Eleven-year-old Ivy and her brother Seb, 14, discover a surprising parallel world of uncommon objects and people when their grandmother is injured just after Christmas.
A serendipitous acquaintance, brown-skinned Valian, transports white Ivy and Seb to the cavernous under-London site of an annual “uncommon” market, Lundinor, a kind of enormous Diagon Alley. Here objects containing bits of souls behave in unusual, seemingly magical ways: lemon squeezers glow as lamps; the local police force zaps recalcitrant suspects with toilet brushes; belts can lift their holders aloft. The uncommoners are devoted to acquiring and trading in these phenomenal occurrences of otherwise quotidian objects. An often told family story about their grandmother’s girlhood car accident and amnesia takes on new meaning as Ivy and Seb’s parents are held for ransom until someone produces the Great Uncommon Good—an uncommon object of extraordinary value sought for its potential to wield power in the common world. The resident community of the dead, formerly in service to the dark ambition of a trading guild known as the Dirge, is filled with both good and nefarious sorts—ghouls, selkies, hobs, and multiple others. Bell’s worldbuilding is convincing and good-humored, full of detail and a rich variety of unusual manifestations and people. There’s plenty of exposition and back story to support the adventure promised to continue in subsequent volumes of this trilogy.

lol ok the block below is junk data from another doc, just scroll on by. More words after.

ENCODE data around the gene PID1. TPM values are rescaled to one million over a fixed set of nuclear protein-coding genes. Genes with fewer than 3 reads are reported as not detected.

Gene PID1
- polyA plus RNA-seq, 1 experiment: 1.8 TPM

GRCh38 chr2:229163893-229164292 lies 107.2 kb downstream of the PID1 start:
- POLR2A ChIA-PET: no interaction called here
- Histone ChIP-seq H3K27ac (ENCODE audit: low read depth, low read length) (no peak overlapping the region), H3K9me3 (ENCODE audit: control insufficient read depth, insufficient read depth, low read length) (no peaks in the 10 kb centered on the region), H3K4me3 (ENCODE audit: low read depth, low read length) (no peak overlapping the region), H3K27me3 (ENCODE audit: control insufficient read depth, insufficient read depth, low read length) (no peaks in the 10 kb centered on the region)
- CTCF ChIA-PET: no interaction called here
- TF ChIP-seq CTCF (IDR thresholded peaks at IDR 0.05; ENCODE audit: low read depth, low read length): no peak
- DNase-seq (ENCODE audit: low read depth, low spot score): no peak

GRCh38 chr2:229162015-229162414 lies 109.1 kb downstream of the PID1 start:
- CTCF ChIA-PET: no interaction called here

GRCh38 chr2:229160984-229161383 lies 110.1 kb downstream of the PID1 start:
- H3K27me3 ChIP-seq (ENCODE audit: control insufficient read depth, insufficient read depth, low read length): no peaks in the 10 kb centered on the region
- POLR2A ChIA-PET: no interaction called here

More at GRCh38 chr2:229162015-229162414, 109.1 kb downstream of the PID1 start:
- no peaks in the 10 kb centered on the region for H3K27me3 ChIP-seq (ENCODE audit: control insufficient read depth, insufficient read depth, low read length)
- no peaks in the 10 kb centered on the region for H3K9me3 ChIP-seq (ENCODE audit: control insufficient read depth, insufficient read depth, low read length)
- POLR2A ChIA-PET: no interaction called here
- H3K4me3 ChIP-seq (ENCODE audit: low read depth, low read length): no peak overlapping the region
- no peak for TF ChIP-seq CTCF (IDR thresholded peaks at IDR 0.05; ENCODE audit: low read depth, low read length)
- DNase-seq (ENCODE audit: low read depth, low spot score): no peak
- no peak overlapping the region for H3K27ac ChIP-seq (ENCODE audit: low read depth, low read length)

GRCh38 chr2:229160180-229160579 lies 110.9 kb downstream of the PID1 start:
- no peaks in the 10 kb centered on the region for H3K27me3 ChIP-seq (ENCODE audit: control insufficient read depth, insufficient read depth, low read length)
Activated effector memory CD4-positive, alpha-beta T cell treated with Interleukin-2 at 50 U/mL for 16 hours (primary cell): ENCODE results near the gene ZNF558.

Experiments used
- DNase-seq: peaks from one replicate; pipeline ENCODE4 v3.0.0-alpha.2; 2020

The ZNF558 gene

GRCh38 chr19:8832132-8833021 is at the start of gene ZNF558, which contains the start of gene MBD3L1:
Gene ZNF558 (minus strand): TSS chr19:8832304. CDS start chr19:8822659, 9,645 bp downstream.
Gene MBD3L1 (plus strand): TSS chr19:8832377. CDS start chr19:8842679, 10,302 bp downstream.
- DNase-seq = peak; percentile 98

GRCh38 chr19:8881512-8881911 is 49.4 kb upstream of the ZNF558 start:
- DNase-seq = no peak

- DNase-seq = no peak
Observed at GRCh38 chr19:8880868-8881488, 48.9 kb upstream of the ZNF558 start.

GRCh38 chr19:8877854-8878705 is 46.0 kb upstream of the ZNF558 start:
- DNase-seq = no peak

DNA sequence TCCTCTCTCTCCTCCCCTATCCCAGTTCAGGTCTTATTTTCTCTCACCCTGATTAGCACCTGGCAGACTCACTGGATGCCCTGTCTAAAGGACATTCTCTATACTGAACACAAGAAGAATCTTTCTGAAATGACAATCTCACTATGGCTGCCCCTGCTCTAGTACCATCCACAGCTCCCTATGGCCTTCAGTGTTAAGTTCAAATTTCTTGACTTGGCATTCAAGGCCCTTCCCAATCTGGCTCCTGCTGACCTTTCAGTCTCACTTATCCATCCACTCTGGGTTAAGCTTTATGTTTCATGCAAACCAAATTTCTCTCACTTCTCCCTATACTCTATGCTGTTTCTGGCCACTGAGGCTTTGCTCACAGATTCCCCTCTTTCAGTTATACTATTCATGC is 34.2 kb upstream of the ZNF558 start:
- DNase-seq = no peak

An auspicious trilogy opener. (Fantasy. 9-12)